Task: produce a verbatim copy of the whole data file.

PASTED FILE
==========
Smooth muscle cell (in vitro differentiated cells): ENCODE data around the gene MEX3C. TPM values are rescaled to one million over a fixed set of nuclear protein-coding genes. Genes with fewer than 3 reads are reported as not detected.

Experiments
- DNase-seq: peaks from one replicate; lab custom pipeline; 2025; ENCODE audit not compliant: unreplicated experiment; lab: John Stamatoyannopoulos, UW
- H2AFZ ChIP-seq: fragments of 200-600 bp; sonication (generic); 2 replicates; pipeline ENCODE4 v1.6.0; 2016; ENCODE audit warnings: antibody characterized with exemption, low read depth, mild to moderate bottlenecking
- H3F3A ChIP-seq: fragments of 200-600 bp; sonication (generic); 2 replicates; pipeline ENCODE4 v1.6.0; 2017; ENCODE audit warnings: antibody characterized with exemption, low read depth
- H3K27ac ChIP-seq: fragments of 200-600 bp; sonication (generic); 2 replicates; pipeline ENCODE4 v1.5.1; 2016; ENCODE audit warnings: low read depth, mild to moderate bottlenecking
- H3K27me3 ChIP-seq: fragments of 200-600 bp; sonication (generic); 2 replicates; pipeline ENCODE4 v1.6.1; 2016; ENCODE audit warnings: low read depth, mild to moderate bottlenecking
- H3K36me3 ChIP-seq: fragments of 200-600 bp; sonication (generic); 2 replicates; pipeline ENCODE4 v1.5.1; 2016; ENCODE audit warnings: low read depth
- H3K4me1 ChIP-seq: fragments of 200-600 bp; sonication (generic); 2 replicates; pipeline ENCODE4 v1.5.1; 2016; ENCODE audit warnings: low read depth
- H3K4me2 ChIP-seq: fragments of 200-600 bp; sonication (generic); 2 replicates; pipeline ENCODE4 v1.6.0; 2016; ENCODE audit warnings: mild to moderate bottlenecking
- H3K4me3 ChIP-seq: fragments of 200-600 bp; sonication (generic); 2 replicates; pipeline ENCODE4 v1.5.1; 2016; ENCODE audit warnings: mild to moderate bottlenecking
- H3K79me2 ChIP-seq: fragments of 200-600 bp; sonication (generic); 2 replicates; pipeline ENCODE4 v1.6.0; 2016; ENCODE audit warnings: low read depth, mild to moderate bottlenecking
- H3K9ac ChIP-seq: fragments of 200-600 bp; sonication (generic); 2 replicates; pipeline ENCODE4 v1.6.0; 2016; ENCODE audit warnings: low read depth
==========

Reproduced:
Smooth muscle cell (in vitro differentiated cells): ENCODE data around the gene MEX3C. TPM values are rescaled to one million over a fixed set of nuclear protein-coding genes. Genes with fewer than 3 reads are reported as not detected.

Experiments
- DNase-seq: peaks from one replicate; lab custom pipeline; 2025; ENCODE audit not compliant: unreplicated experiment; lab: John Stamatoyannopoulos, UW
- H2AFZ ChIP-seq: fragments of 200-600 bp; sonication (generic); 2 replicates; pipeline ENCODE4 v1.6.0; 2016; ENCODE audit warnings: antibody characterized with exemption, low read depth, mild to moderate bottlenecking
- H3F3A ChIP-seq: fragments of 200-600 bp; sonication (generic); 2 replicates; pipeline ENCODE4 v1.6.0; 2017; ENCODE audit warnings: antibody characterized with exemption, low read depth
- H3K27ac ChIP-seq: fragments of 200-600 bp; sonication (generic); 2 replicates; pipeline ENCODE4 v1.5.1; 2016; ENCODE audit warnings: low read depth, mild to moderate bottlenecking
- H3K27me3 ChIP-seq: fragments of 200-600 bp; sonication (generic); 2 replicates; pipeline ENCODE4 v1.6.1; 2016; ENCODE audit warnings: low read depth, mild to moderate bottlenecking
- H3K36me3 ChIP-seq: fragments of 200-600 bp; sonication (generic); 2 replicates; pipeline ENCODE4 v1.5.1; 2016; ENCODE audit warnings: low read depth
- H3K4me1 ChIP-seq: fragments of 200-600 bp; sonication (generic); 2 replicates; pipeline ENCODE4 v1.5.1; 2016; ENCODE audit warnings: low read depth
- H3K4me2 ChIP-seq: fragments of 200-600 bp; sonication (generic); 2 replicates; pipeline ENCODE4 v1.6.0; 2016; ENCODE audit warnings: mild to moderate bottlenecking
- H3K4me3 ChIP-seq: fragments of 200-600 bp; sonication (generic); 2 replicates; pipeline ENCODE4 v1.5.1; 2016; ENCODE audit warnings: mild to moderate bottlenecking
- H3K79me2 ChIP-seq: fragments of 200-600 bp; sonication (generic); 2 replicates; pipeline ENCODE4 v1.6.0; 2016; ENCODE audit warnings: low read depth, mild to moderate bottlenecking
- H3K9ac ChIP-seq: fragments of 200-600 bp; sonication (generic); 2 replicates; pipeline ENCODE4 v1.6.0; 2016; ENCODE audit warnings: low read depth